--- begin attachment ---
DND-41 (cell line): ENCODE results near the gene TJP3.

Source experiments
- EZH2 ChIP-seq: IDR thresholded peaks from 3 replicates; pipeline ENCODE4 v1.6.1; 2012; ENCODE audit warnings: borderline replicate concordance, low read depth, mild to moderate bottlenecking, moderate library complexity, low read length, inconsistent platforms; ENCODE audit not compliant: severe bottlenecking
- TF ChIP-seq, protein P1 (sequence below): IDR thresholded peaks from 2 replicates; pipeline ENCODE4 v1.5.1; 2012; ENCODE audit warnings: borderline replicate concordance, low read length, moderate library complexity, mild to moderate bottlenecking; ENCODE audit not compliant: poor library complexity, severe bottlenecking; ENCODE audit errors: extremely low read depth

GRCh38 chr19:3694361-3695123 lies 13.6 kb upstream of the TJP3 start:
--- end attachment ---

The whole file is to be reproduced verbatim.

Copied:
DND-41 (cell line): ENCODE results near the gene TJP3.

Source experiments
- EZH2 ChIP-seq: IDR thresholded peaks from 3 replicates; pipeline ENCODE4 v1.6.1; 2012; ENCODE audit warnings: borderline replicate concordance, low read depth, mild to moderate bottlenecking, moderate library complexity, low read length, inconsistent platforms; ENCODE audit not compliant: severe bottlenecking
- TF ChIP-seq, protein P1 (sequence below): IDR thresholded peaks from 2 replicates; pipeline ENCODE4 v1.5.1; 2012; ENCODE audit warnings: borderline replicate concordance, low read length, moderate library complexity, mild to moderate bottlenecking; ENCODE audit not compliant: poor library complexity, severe bottlenecking; ENCODE audit errors: extremely low read depth

GRCh38 chr19:3694361-3695123 lies 13.6 kb upstream of the TJP3 start: